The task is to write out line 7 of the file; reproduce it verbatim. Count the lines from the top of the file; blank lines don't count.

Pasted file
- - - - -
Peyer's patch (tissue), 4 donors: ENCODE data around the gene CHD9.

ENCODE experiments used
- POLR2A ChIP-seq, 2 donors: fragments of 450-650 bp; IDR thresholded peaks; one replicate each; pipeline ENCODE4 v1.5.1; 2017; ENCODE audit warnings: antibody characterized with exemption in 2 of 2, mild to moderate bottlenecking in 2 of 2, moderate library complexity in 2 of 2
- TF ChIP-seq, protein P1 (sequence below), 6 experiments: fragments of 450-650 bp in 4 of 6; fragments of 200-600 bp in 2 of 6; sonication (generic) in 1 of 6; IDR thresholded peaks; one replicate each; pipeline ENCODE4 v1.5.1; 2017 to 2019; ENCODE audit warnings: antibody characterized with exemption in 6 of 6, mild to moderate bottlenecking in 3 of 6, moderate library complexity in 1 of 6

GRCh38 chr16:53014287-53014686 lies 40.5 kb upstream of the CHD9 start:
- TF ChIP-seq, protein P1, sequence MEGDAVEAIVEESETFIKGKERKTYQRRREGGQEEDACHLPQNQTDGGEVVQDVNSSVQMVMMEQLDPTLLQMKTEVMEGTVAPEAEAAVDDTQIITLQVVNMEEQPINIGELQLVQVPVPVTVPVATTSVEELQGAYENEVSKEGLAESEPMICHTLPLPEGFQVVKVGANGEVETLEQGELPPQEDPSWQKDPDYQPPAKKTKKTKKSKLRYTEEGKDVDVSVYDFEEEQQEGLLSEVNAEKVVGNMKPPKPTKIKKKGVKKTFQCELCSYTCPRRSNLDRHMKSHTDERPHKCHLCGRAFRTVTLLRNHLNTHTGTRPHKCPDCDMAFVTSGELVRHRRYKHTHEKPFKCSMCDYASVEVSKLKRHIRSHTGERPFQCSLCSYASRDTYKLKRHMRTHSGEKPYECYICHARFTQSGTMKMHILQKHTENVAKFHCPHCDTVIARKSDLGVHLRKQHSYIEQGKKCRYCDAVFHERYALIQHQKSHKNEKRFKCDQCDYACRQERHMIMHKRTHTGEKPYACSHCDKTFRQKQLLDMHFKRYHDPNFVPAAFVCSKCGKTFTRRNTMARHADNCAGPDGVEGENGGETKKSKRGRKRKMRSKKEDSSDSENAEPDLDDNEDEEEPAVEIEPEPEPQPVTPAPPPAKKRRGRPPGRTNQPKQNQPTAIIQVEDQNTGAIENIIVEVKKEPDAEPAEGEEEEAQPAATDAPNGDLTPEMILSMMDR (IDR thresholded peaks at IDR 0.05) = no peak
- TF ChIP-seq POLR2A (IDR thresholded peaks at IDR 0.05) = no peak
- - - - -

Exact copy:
- TF ChIP-seq POLR2A (IDR thresholded peaks at IDR 0.05) = no peak